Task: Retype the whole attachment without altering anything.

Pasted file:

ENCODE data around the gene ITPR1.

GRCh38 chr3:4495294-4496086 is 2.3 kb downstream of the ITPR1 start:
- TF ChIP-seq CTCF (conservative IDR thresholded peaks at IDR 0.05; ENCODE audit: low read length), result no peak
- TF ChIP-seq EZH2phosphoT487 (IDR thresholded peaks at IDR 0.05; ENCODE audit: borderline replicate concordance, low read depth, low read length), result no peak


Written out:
ENCODE data around the gene ITPR1.

GRCh38 chr3:4495294-4496086 is 2.3 kb downstream of the ITPR1 start:
- TF ChIP-seq CTCF (conservative IDR thresholded peaks at IDR 0.05; ENCODE audit: low read length), result no peak
- TF ChIP-seq EZH2phosphoT487 (IDR thresholded peaks at IDR 0.05; ENCODE audit: borderline replicate concordance, low read depth, low read length), result no peak